The following day turned out to be a much better day. In the morning I met a group outside the gate to the fish market, a couple of Japanese women, Michelle and Mika, and a couple of men from France, Audrick and Damien. We started talking and I told them about my trip and miserable night and almost immediately, Mika offered for me to stay at her house with her husband and the two men; the Japanese (despite not letting me sleep in peace) are very kind and helpful when they know you need help. I hung out with them all day, we walked around looking for sushi for lunch, and when we went into the restaurant, everyone ordered meals. I had already eaten and as not a big fan of fish, decided just to order a single cheap piece of fish to try, but soon my plate was full of different types of sushi, wraps, and soup because each one gave me a bit off of their plates. Yes, Japanese sushi is as good as its fame suggests. On top of that, when I tried to pay for my fish, Mika wouldn’t let me, and covered it.

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My fish before they filled my plate

Mika soon had to go home and rest, due to her pregnancy, so we agreed to meet her at 5PM for dinner. The remaining four of us went to explore the popular Shibuya area, you know the area in the movies where hundreds of people from every direction all enter the intersection at one time and becomes an incredible chaos that looks similar to Times Square.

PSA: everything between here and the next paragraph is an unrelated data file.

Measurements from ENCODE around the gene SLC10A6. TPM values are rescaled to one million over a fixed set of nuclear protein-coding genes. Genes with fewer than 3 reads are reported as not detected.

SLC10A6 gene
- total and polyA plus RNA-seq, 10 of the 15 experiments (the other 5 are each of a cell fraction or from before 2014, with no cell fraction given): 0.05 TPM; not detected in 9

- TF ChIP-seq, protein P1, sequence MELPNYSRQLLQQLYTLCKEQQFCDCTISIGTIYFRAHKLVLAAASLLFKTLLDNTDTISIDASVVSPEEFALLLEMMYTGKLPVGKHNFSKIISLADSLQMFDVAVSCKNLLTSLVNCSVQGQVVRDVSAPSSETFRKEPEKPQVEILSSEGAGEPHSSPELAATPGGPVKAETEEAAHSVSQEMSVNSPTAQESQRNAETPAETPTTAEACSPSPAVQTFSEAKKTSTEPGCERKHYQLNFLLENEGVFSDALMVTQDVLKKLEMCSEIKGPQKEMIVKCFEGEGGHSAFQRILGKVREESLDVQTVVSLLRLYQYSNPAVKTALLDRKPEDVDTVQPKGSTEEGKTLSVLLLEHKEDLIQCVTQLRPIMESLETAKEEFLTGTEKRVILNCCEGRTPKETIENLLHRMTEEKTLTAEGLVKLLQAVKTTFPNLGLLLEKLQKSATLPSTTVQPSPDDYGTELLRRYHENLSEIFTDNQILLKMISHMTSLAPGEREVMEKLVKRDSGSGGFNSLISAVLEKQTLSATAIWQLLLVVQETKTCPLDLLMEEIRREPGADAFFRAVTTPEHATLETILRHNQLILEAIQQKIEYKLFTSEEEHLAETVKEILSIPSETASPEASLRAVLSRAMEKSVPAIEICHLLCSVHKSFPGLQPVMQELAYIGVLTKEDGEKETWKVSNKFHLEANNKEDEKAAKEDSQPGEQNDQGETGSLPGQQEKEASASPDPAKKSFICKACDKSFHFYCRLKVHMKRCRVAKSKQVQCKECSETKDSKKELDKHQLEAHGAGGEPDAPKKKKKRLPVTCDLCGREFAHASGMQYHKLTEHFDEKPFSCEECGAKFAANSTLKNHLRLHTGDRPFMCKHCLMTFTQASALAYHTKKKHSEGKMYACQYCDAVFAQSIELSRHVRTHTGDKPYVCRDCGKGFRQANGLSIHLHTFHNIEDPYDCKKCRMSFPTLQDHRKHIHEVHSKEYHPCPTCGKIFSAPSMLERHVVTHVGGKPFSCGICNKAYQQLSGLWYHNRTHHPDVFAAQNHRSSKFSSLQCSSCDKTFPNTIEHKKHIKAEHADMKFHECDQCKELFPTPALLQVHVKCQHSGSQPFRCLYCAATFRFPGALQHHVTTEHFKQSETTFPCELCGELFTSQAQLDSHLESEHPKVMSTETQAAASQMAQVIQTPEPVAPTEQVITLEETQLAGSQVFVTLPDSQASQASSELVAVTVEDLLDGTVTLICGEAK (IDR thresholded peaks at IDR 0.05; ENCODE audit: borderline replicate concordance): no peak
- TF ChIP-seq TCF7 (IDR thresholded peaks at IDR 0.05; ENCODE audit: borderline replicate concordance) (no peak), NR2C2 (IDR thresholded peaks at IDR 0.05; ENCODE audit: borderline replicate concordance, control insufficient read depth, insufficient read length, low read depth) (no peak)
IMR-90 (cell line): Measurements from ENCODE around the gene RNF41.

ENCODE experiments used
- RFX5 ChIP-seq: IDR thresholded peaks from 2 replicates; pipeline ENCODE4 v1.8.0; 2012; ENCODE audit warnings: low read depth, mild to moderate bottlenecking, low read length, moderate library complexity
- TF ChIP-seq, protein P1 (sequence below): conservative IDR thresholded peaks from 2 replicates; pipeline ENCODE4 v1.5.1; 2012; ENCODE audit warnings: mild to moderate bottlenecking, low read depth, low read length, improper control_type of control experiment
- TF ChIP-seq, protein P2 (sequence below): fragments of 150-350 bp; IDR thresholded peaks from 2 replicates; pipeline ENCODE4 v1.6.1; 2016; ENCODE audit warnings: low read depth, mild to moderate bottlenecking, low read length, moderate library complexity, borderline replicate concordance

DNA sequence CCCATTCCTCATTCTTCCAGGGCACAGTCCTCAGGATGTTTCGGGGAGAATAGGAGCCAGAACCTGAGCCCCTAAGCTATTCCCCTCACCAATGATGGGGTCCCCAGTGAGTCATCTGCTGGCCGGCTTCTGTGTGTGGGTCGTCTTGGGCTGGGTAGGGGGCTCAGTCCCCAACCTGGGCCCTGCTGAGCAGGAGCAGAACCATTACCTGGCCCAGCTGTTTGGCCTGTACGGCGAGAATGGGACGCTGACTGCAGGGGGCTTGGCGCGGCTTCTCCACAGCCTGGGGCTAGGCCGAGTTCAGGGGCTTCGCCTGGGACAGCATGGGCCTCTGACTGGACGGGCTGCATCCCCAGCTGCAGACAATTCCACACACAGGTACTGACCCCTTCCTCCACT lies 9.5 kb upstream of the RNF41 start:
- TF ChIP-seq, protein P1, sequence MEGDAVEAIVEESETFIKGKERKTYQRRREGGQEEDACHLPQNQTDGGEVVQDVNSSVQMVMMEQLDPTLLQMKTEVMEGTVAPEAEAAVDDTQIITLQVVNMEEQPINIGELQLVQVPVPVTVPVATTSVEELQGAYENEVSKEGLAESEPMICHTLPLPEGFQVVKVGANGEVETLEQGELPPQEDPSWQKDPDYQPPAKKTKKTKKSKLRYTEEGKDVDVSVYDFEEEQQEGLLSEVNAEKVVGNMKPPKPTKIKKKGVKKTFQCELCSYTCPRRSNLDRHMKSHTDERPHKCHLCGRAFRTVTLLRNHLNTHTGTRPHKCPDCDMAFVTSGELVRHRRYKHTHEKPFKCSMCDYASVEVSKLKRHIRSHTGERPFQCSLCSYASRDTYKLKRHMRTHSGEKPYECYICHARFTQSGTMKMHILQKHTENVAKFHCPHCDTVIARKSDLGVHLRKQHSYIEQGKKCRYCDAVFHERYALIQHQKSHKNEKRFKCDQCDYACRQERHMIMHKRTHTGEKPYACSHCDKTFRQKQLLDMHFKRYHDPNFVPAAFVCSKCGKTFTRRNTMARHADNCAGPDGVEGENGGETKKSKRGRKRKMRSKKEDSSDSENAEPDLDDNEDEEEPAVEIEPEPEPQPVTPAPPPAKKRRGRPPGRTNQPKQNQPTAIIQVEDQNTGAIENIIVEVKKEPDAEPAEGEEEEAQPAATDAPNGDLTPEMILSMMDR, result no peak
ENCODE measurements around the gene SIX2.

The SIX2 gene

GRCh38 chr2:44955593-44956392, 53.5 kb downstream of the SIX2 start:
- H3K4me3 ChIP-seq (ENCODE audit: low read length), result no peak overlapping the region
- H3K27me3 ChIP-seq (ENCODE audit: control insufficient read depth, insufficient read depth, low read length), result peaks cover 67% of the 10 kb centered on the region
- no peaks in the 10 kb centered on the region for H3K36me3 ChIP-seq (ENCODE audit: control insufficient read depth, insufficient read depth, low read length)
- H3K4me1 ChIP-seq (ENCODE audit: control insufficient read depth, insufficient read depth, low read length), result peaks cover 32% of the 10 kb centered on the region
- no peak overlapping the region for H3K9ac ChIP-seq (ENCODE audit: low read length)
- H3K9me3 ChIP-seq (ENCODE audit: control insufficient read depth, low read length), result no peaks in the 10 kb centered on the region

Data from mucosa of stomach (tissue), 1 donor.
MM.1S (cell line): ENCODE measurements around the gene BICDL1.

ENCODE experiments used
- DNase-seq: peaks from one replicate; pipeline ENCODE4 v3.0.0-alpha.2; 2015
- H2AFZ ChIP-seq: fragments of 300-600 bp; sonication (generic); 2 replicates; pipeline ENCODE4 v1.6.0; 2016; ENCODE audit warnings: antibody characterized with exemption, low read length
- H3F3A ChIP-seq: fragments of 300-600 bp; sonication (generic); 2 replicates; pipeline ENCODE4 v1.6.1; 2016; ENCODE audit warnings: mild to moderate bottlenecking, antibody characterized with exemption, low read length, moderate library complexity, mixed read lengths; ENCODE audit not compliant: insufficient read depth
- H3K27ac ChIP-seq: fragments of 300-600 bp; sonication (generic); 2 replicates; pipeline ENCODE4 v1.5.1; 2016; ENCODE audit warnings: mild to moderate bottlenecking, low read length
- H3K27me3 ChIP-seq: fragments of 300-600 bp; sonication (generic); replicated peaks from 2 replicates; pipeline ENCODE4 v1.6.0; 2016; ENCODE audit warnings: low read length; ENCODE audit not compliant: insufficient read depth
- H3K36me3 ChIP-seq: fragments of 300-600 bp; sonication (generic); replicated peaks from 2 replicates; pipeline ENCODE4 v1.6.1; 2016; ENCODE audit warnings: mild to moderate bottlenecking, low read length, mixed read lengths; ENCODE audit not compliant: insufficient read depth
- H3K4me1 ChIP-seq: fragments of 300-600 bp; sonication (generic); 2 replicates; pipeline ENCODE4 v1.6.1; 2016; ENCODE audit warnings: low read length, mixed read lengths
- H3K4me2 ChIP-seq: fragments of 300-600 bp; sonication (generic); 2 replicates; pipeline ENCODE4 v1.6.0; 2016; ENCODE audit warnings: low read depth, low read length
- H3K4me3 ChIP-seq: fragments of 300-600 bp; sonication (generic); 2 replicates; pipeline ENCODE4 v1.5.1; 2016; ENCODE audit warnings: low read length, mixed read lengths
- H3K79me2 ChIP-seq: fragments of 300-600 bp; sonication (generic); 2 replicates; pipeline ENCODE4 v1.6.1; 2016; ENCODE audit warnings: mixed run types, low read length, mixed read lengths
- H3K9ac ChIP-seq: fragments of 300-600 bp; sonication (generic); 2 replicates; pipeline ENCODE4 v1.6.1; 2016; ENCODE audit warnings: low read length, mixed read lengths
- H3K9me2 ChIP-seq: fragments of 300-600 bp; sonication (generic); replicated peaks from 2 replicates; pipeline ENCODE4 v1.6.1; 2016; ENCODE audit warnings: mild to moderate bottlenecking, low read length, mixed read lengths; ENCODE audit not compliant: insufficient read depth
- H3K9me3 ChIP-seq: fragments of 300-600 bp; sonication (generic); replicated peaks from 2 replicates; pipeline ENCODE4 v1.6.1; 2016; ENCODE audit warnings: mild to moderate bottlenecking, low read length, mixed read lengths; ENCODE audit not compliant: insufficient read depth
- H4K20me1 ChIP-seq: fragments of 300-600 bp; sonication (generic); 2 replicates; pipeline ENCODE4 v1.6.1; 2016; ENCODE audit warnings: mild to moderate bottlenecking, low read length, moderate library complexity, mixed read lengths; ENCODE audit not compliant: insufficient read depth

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After exploring Shibuya, we went onto the Meiji Jingu shrine and did the traditional kind of prayer to the deities of the temple; throw some coins into the offering box, bow twice, clap your hands twice, and bow once again. The shrine was very impressive, it felt very traditional with everything you would imagine a Japanese shrine to have.

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After the shrine, we met Mika at the metro station near her home and she showed us the way to a delicious restaurant nearby. I had requested a terriyaki meal because having experienced terriyaki pork intestines in Las Vegas, possibly the best thing I had ever tasted, I wanted to find out if it even compared to the real Japanese terriyaki. I decided to order Mikas favorite, a slight variation of the most popular meal that had vegetables along with Chicken, rice, soup, and salad, along with the beloved terriyaki sauce. It was delicious, although I can not say it was as good as Las Vegas; the hunt continued! After the meal, I waited in line to pay, and when I got to the counter found out that no more was owed, Audrick had paid, so I tried to pay him and he wouldn’t accept it.

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Mika and her violin, process of cleaning her room